Susie Whelehan said she’s shocked but not surprised that her friend of 25 years, Kathleen Hatcher, is dead.
The 69-year-old retired TDSB employee was found Friday morning at King’s Mill Park near Old Mill Road and Bloor Street West after Hatcher called police herself from the park, asking for help.
Hatcher’s son, 37-year-old Colin Hatcher, was charged with second-degree murder and remains in custody.
“I would hope that there was an inquest. We’re talking about someone with a mental illness. He had a break. The system, the hospital, the doctors, knew he had a break and he had named his mother as a target and she was never supposed to see him again,” said Whelehan, referring to an incident about three years ago involved her friend.
She said Kathleen told her that while driving her adult son home from a fishing trip to Niagara Falls, Colin told her that they had to go back. Whelehan recalled Kathleen telling her that Colin said, “I was supposed to meet a guy there and we were going to kill you.”
From there, the two drove home to Toronto where Whelehan said Kathleen called police about Colin. She said Kathleen told her he was taken to the Centre for Addiction and Mental Health, but weeks later he was back out in the community.
Court documents obtained by Global News showed that in March 2018, Colin entered into a peace bond, agreeing to keep the peace, after making a threat to his father Tom Hatcher and his father’s girlfriend. Two months later, the peace bond was withdrawn.
Whelehan could not say what happened to the threats involving Kathleen, but said she avoided her eldest son for the last couple of years, fearing for her safety.
“What transpired there needs to be looked at and why he was released? How closely was he monitored, how closely can we monitor people with mental illness, and what can we do to protect parents?” Whelehan said.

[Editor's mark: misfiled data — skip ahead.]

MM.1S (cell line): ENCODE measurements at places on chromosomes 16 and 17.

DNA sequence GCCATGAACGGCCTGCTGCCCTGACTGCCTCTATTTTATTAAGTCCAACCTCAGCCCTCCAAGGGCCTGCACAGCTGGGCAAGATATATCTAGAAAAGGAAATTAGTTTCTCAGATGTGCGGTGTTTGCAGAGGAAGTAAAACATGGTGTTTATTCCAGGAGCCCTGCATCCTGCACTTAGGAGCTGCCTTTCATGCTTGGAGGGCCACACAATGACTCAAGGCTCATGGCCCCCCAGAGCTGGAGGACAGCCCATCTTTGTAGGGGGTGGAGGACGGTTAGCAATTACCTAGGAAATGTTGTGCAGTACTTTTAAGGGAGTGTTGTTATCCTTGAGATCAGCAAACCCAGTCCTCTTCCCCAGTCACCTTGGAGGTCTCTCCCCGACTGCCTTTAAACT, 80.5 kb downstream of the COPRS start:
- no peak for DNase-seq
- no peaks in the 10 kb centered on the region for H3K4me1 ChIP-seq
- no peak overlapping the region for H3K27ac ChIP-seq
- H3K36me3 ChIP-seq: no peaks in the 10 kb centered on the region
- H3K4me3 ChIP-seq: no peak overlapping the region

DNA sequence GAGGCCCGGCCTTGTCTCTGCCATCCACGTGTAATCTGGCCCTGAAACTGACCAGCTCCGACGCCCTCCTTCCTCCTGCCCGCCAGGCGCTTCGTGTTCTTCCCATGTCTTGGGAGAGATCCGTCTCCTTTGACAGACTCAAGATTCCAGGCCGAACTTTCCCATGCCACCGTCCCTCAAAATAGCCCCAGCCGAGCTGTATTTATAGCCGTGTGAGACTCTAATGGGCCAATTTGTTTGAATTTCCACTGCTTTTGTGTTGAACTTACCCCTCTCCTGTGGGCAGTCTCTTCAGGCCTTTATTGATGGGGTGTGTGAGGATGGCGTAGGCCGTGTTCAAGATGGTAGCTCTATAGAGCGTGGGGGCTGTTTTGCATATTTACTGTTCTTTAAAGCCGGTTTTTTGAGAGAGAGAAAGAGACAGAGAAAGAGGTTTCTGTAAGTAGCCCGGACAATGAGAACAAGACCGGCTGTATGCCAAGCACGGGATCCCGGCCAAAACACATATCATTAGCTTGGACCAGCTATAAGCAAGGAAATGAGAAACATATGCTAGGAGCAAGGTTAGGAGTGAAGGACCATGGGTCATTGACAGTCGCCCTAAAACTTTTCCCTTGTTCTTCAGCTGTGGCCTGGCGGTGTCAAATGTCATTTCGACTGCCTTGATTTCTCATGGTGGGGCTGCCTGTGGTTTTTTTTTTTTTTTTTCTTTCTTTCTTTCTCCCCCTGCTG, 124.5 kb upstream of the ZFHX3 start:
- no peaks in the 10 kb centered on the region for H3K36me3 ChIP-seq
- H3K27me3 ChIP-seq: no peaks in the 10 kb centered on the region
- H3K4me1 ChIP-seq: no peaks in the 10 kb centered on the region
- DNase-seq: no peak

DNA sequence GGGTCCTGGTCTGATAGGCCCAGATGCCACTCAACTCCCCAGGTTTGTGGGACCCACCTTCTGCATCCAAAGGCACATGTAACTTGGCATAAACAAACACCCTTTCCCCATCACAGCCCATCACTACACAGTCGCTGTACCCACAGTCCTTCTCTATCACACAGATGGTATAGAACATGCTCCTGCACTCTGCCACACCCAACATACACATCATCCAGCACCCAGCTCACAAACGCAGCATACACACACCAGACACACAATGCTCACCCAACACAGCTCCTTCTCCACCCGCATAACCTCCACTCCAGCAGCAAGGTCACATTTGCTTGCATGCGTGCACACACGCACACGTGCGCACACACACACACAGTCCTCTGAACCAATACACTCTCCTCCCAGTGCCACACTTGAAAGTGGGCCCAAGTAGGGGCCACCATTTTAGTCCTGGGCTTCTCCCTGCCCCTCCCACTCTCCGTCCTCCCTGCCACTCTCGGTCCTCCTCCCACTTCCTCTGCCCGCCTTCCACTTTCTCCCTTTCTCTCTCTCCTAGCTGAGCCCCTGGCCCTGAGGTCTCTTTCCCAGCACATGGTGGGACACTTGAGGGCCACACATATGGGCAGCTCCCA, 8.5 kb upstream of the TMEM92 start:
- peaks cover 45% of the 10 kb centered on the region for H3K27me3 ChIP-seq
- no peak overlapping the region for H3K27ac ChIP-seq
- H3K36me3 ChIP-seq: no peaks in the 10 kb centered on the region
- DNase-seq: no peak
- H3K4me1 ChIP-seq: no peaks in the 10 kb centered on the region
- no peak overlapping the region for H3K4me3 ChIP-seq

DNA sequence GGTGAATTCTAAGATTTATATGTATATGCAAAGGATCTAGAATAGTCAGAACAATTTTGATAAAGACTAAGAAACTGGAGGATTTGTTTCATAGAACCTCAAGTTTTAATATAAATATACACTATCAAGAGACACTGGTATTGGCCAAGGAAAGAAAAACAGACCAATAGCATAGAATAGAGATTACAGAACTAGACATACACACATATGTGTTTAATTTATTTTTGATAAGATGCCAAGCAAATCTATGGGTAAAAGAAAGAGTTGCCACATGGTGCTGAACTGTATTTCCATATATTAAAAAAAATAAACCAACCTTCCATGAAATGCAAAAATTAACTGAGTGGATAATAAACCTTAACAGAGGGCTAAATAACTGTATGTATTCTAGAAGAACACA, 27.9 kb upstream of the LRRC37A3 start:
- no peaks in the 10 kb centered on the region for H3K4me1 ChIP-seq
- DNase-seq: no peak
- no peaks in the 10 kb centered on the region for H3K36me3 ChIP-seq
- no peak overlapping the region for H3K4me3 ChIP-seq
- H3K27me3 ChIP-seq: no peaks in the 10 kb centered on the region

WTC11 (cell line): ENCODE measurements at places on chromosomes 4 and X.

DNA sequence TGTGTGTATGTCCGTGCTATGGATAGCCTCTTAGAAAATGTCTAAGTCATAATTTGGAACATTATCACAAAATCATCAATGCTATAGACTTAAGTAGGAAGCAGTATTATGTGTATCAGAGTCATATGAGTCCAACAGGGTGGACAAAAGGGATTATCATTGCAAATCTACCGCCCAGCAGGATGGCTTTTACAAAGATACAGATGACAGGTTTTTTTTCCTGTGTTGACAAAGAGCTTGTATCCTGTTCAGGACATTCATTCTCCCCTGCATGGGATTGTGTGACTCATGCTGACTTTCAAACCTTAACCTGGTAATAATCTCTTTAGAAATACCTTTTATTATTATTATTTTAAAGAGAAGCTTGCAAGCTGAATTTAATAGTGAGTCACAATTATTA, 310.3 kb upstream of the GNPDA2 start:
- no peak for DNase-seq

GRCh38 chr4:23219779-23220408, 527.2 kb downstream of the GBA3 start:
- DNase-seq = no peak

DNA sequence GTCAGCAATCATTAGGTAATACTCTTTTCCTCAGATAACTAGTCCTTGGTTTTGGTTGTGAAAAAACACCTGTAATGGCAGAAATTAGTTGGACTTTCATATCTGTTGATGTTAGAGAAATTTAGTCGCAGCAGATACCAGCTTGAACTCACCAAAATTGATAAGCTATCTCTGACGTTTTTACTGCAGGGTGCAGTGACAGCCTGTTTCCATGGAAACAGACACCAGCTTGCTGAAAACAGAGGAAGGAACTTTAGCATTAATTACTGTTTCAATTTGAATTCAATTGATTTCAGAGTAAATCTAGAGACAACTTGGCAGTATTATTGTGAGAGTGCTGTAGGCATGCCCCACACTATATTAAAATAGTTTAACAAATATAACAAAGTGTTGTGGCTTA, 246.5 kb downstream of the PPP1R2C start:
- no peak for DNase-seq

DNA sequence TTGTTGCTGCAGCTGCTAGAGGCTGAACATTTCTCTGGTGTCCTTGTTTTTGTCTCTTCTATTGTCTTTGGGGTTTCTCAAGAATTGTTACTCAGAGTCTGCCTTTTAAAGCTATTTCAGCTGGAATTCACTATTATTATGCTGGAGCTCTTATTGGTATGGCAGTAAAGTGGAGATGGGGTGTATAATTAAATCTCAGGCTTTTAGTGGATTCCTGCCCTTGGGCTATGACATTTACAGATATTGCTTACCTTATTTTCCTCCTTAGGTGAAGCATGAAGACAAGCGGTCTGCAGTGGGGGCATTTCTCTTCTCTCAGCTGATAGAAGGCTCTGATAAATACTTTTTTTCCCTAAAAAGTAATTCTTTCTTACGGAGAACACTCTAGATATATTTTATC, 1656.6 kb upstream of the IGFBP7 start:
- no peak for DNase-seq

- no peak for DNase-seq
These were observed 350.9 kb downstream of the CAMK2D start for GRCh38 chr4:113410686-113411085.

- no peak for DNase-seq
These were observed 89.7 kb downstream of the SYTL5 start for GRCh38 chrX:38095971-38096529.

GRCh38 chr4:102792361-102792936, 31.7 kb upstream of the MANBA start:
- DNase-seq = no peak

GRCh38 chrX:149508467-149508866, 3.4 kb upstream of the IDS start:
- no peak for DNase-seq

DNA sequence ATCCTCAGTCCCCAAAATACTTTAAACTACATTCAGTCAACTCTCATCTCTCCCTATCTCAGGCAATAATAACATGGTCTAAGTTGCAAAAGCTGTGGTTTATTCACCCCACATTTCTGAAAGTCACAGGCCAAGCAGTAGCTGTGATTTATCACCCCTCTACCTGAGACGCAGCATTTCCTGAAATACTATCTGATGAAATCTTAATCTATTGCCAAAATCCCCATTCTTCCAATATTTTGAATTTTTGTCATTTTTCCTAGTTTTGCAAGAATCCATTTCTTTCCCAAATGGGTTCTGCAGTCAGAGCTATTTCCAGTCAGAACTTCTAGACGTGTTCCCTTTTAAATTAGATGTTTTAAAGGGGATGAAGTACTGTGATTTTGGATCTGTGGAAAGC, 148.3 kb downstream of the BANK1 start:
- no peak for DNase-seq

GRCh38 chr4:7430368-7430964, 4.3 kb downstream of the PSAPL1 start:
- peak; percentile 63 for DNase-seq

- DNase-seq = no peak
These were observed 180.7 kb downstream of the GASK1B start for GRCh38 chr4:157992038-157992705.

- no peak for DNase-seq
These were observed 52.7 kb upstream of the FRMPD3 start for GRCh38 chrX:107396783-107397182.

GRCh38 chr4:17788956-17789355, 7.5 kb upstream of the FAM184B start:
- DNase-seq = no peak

She remembered her friend telling her that Colin had suffered a psychotic break most likely caused by marijuana use in recent months, but did not know whether he was being treated for a mental health issue nor if he was being monitored.
“She had been his biggest champion in trying to get him help for years. She was thoughtful, she was creative and funny and she loved her children. This is a societal issue. Nobody is at fault here. Everybody is a victim,” Whelehan said, adding her friend had told her that she had started talking to Colin again.
She said it was just two weeks ago when Kathleen told her she believed he had forgotten about his threat to her life despite the fact he never apologized or recanted his words.
“She certainly knew that he was still delusional and paranoid but she told me that something had changed,” Whelehan said, adding Kathleen would not invite Colin into her home and instead would go to parks and meet him in outdoor places where she felt safe.
“When she mentioned that she would be seeing him, I expressed concern. I was afraid.”
Whelehan called the murder “an absolute tragedy,” which she said she believes could have been avoided.
“Something is broken in a system that can’t protect her and could not or did not protect Colin,” she said.
Colin is set to return to court on Friday. The charge hasn’t been proven in court. If convicted, he faces a sentence of life in prison.
“I do not believe that he is criminally responsible, he is not a criminal, he is a victim,” Whelehan said.